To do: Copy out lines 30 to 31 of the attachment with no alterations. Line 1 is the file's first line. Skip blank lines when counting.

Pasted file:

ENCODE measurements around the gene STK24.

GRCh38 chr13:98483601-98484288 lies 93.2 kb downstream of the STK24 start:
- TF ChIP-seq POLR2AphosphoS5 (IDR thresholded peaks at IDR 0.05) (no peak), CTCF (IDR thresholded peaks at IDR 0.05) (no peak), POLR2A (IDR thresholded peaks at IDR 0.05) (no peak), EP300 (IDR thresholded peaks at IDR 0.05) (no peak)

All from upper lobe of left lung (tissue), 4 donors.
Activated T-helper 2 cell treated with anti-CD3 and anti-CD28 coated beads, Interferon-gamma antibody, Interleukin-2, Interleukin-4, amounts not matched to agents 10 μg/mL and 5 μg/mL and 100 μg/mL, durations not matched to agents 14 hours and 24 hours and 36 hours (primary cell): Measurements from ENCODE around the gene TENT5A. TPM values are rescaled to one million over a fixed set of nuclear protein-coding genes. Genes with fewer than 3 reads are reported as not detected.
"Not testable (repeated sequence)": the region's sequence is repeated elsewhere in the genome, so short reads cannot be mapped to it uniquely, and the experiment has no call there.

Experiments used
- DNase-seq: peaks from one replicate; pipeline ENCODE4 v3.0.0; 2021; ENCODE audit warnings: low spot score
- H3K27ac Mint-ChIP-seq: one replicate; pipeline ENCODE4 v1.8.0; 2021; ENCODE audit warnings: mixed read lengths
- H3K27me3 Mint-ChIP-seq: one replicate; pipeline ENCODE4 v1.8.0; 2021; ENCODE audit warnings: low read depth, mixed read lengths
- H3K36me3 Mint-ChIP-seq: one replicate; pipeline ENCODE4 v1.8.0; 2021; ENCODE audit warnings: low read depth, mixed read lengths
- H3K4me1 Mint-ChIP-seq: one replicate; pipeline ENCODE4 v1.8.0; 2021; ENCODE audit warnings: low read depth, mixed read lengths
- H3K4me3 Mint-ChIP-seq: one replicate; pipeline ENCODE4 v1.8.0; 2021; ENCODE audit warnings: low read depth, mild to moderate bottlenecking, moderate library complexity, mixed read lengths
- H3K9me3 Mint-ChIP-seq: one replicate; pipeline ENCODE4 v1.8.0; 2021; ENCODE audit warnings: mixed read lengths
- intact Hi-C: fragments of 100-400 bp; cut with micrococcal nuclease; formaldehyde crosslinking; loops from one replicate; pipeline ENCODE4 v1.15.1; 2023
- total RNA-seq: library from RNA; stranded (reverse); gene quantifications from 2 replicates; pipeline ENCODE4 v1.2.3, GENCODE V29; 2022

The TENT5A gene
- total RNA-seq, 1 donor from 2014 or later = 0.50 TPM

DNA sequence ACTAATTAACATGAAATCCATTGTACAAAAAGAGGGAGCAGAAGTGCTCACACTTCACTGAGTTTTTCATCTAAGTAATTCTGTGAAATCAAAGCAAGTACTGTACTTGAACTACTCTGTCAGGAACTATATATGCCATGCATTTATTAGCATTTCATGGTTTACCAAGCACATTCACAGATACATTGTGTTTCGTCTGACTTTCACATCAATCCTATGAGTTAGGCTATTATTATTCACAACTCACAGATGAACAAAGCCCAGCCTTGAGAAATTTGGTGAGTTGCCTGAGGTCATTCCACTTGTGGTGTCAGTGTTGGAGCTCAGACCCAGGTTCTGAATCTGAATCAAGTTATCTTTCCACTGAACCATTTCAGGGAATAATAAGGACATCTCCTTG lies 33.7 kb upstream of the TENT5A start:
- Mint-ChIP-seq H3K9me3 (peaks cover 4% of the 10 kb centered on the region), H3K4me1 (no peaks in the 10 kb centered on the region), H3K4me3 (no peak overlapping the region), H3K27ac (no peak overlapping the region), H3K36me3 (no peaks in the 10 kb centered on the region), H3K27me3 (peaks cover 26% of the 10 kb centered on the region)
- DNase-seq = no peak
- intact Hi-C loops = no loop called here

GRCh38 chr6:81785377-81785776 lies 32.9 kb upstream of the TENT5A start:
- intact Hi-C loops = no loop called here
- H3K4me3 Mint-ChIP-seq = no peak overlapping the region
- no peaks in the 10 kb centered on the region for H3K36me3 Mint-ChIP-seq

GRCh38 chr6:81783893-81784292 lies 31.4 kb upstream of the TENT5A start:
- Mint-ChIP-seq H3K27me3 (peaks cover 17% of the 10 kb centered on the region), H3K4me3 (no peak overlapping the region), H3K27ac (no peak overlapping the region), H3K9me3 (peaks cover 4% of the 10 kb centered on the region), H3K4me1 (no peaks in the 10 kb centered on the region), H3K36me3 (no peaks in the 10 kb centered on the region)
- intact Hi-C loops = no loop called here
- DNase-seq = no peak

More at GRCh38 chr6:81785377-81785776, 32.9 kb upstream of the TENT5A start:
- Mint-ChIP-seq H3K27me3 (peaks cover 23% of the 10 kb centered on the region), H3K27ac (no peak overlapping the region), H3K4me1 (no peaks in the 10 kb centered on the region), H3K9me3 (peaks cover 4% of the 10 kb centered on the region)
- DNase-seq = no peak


- DNase-seq = no peak

More at GRCh38 chr6:81785377-81785776, 32.9 kb upstream of the TENT5A start: